Explosions are at the heart of one of the most beloved Independence Day traditions: pyrotechnics—or, as they’re more commonly known, firework displays. This July 4 weekend, people all around the U.S. will celebrate the holiday by watching these spectacular, colorful displays.

To better understand this tradition, we called upon Brian Maxwell, assistant professor in the Department of Mechanical and Aerospace Engineering and director of the Computational Fluid Dynamics and Supersonic Combustion Research Lab at Case Western Reserve University. Maxwell’s research team, consisting of students ranging from undergraduates to doctoral candidates, studies fuel safety in the oil and gas industries, hydrogen infrastructure, and propulsion systems using supersonic combustion.

As an expert on combustion, we checked in with Maxwell and asked him to share five things to know about fireworks. Read on to learn his insights on the history, prevalence and safety of these displays.

1. Fireworks were invented around 1,000 years ago.

Fireworks were likely invented around 1,000 years ago in China, during the Song Dynasty (some time between 960-1279 AD). During this time, commoners could freely buy fireworks from markets, which often consisted of bamboo packed with gunpowder, an explosive compound invented just a few hundred years before during the Tang Dynasty (618-907 AD). Fireworks eventually made their way to Europe in 1295, thanks to Marco Polo. In England, fireworks were widely used by the royalty to entertain followers for many celebrations. Early settlers brought fireworks to America, and such fireworks were incorporated into the very first Independence Day celebrations. To this day, fireworks are an integral part of Fourth of July celebrations, sporting events, festivals, and other special events.

2. Fireworks get their colors from chemical compounds.

Gunpowder is still the main fuel that drives fireworks, however a number of chemical compounds (metallic salts or oxides) are added to give desired colors and tones. For example, sodium nitrate gives a yellow tone, copper chloride gives blue, red comes from strontium and lithium salts, orange is made from calcium-based compounds and green comes from barium compounds. Purple is derived from a mix of red- and blue-producing compounds. During combustion, these added compounds emit light through radiative heat transfer. The colors we perceive are a result of this radiative heat transfer occurring at specific wavelengths, which depend on the compound used.  

3. Fireworks can cause unintended explosions.

Safe storage and handling is very important when using or storing fireworks. Every couple of years, an incident occurs somewhere in the world that causes fatalities and injuries. In the news this year on March 16, an incident in a residential neighbourhood in Ontario, California, resulted from an explosion of a “large amount of fireworks.” This incident resulted in two deaths, one injury and $3.2 million in damage. Possession and use of fireworks are illegal in the city of Ontario without a permit.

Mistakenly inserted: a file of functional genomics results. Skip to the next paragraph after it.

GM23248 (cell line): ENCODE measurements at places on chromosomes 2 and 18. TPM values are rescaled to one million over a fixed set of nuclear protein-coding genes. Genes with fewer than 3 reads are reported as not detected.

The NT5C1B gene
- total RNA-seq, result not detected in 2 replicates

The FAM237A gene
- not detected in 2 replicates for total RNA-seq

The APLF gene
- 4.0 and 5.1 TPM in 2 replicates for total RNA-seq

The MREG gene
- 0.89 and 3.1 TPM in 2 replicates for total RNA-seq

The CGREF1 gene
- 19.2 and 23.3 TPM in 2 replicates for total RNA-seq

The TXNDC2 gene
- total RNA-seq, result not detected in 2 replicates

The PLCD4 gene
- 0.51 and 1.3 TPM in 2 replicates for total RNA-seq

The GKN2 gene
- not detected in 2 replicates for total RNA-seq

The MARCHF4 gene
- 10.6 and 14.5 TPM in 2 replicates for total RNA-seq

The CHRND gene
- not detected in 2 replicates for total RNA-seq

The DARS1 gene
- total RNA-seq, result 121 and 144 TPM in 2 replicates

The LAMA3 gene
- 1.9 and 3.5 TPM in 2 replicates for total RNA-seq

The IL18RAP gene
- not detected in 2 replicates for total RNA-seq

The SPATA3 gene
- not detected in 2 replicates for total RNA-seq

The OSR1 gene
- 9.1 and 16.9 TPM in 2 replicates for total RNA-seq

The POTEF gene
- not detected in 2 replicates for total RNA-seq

The worst disaster involving fireworks occurred in Lima, Peru, at the Mesa Redonda shopping center on Dec. 29, 2001. The result was a fire, which caused 291 deaths and 134 injuries. It is also suspected that fireworks were involved in the Beirut explosion of 2020. On Aug. 4, 2020, a large amount of ammonium nitrate (often used as fertilizer) exploded in the city’s port, causing 207 deaths, 7,500 injuries and $15 billion USD in property damage. It is suspected that the first blast was triggered by a fire involving fireworks, which were stored alongside the ammonium nitrate. This resulted in a blast estimated between 1.5 to 2.5 tons of TNT equivalent. The investigation of the incident is still ongoing.

4. The fireworks industry is BOOMing.

In 2019, China was the largest exporter of fireworks at $843 million, while the U.S. exported the second-most at $103 million, according to the Observatory of Economic Complexity. The top importer of fireworks is—not surprisingly—the United States at $368 million. This means that the U.S. imports (and uses) more than 3 times the amount it exports to other countries. Combined with the domestic market, the U.S. likely spends the most on its fireworks displays. In 2019, global fireworks trade was estimated at $1.37 billion. By estimates from the American Pyrotechnics Association, Americans typically spend about $1 billion on fireworks each year (from both imported and domestic sources). In 2020, this figure doubled to $1.9 billion. Within the U.S., in 2019, the state of Missouri spent the most on imported fireworks ($51 million). Mississippi came in second at $42 million, and Ohio in third at $30 million! Clearly Ohioans love their fireworks displays!

5. The use of fireworks shot up during the pandemic.

Normally, according to the American Pyrotechnics Association, nearly 80% of fireworks revenue is associated with the Fourth of July. In 2020, due to lockdowns and cancelations of events, much of the U.S.—especially northeastern areas—saw daily fireworks displays instead. This included cities such as Boston, New York City, Washington, and—you guessed it—Cleveland! From my own backyard, I was greeted to daily fireworks starting in June, and going well beyond the fourth. As a new resident in Cleveland, I actually wondered if this was normal. Although there are no concrete explanations for this phenomenon, perhaps people just plain missed fireworks. With people stuck at home, this likely fuelled the daily displays, and increased fireworks sales.This year, with the Fourth of July approaching, the City of Cleveland has reminded residents that it is in fact illegal to set off fireworks in our city. However, with the state of emergency behind us, there is no need to be stuck at home this year. Several public events with fireworks, in and around Cuyahoga county, are planned for this year. Be safe, and have fun!